The standout new TV series, “Yellowstone,” has been very well received. Here are four things that make it such a fantastic, unique experience.
1. Bucks a Lot of StereotypesThe Paramount Network’s series “Yellowstone” revolves around the Dutton family, a large and complex family with behavior patterns and tastes that don’t fall into the usual stereotypes. And this is also true for many of the supporting, and even peripheral, characters.
For instance, most of the characters don’t speak with the country twang that we’ve had to endure in many Hollywood productions. There also aren’t many knockdown, drag-out drunken bar fights, nor loads of trailer parks with confederate flags everywhere you look. You don’t see names like “Billy Joe Jack” or “Missy Anne.” And men don’t run around barefoot with their shirts off while swigging whiskey and yelling “yeeeee haaaaaaaw.”
Having lived out in the country in several states, I’ve seen some of the behavior associated with these stereotypes, but they’re nothing like what is overemphasized in Hollywood Western-themed films and TV series.
Here, the writers detour from hackneyed characterizations and instead offer slices of reality.
2. Fascinating CharactersAs mentioned in my previous review of the first season of “Yellowstone,” many of the characters are multidimensional and develop throughout the series. What you might assume about a particular character when they are initially introduced, could, and often does, turn on its head.
At first, one of the main characters, Beth Dutton (marvelously portrayed by Kelly Reilly) comes off as malicious. Not only does she seem to seethe with hatred and loathe anyone in her immediate vicinity, but she couples those traits with a steel-trap, cold and calculating mind, just like that of her father John Dutton (Kevin Costner).
However, once you learn more about her background, the layers being to peel back and you see why she is the way she is. It’s something you won’t likely see coming.
Likewise, Thomas Rainwater (Gil Birmingham), the chief of a reservation that is competing for land rights with the Duttons, is a fascinating character. Instead of being raised on “the rez,” he’s originally from Denver and thought he was Mexican until he turned 18 and saw his adoption papers. After discovering his Native American heritage, he enrolled in college, as a way of learning how to fight for his tribe more effectively.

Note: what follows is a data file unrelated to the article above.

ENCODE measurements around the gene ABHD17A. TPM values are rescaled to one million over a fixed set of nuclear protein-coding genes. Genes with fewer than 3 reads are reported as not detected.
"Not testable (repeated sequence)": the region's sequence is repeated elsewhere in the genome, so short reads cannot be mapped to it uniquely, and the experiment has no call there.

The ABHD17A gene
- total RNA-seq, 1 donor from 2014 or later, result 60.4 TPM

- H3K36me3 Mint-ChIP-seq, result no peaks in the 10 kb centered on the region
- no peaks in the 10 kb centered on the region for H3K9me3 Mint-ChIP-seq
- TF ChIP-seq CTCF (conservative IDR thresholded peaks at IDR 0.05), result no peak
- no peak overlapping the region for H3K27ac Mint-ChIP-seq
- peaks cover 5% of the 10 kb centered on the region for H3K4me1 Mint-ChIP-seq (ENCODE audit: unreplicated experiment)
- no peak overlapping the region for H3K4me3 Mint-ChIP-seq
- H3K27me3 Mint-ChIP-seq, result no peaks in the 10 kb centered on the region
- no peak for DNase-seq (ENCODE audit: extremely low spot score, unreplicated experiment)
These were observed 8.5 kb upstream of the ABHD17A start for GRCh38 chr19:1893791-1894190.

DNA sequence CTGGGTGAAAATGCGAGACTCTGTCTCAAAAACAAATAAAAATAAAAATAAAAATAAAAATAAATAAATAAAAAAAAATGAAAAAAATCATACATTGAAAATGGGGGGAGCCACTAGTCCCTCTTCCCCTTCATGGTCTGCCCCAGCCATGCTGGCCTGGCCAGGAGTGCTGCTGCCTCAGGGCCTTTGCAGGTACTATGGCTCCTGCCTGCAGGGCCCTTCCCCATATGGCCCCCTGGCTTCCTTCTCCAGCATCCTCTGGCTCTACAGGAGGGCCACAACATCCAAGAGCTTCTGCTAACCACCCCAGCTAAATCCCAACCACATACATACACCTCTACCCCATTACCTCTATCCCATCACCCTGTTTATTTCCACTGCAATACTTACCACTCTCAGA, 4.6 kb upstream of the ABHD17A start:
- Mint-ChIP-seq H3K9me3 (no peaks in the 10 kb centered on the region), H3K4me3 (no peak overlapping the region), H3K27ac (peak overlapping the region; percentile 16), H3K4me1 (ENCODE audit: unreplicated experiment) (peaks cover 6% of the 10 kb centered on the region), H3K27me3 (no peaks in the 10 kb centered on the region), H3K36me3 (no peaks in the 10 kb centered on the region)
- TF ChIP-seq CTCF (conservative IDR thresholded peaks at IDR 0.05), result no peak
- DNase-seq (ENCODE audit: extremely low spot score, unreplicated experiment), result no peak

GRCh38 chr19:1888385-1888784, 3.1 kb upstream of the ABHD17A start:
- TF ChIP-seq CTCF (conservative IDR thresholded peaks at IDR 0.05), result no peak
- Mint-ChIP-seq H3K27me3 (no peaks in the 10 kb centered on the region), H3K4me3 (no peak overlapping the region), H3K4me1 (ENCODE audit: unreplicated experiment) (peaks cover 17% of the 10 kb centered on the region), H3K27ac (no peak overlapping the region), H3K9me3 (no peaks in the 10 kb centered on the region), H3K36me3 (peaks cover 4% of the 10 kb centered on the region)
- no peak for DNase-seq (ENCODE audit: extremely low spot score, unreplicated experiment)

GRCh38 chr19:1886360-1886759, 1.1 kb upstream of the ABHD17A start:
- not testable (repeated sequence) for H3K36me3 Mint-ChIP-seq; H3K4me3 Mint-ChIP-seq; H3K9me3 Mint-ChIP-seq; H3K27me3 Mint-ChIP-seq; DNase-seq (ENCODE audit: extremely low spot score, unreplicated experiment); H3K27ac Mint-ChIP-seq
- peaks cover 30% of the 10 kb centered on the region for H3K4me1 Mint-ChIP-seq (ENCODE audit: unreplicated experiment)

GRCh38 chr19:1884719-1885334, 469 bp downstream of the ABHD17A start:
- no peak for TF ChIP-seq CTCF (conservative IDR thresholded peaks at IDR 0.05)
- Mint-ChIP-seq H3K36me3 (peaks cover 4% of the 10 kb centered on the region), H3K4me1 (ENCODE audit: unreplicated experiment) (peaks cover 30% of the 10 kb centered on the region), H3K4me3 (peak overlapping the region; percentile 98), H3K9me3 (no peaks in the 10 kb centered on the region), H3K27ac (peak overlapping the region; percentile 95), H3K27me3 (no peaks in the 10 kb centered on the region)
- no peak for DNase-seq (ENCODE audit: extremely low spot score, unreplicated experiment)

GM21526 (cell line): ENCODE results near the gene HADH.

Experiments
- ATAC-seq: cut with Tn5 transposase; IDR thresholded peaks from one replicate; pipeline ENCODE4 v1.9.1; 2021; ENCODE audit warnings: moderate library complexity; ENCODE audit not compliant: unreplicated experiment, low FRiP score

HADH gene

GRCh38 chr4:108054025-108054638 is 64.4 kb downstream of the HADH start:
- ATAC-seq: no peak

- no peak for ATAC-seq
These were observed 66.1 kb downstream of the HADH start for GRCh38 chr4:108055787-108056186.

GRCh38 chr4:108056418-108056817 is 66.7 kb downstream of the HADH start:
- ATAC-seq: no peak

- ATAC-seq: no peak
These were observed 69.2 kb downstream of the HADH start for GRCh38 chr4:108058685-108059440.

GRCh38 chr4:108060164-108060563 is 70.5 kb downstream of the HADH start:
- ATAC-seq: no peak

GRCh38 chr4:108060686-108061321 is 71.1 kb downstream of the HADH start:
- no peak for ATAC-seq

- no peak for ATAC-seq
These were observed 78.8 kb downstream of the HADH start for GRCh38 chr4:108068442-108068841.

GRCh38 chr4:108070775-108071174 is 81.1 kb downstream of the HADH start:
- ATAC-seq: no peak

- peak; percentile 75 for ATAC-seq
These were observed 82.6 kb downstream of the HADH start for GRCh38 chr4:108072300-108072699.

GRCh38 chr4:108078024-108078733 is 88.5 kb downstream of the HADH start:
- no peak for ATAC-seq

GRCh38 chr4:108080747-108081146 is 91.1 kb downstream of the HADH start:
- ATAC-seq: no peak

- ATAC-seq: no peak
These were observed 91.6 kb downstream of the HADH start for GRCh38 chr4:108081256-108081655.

3. Gorgeous EnvironmentsUnlike many British, Japanese, and older American films, where the natural environment is appreciated and lovingly portrayed as integral to cinematic tapestries, many modern American films portray environments as backdrops, if at all.
In “Yellowstone,” the sumptuous, naturally beautiful landscapes of Montana take front and center and are so magnetic that they almost seem like part of the cast. Over the course of the four seasons, the series has relied on a total of seven cinematographers, but what they all have in common is a talent for showcasing the natural grandeur of Big Sky Country—one of the last, relatively unspoiled regions in North America.
4. Masculinity Appreciated“Yellowstone” is a TV series that wears its traditional Western culture proudly across its chest like an American eagle. Although many of its characters have issues (just like folks in real life), men are at the center of the family, and masculinity is appreciated and sometimes even (gasp!) celebrated. In short, male traits are not considered toxic. This return to tradition is refreshing to see.
As a last note: most folks are good-hearted, understanding, and accept people for who they are. But in an age where masculinity is becoming considered abnormal, it’s nice to see traditional Western institutions and ideals take the fore. I recommend this wildly popular TV series. It’s a celebration of Americana.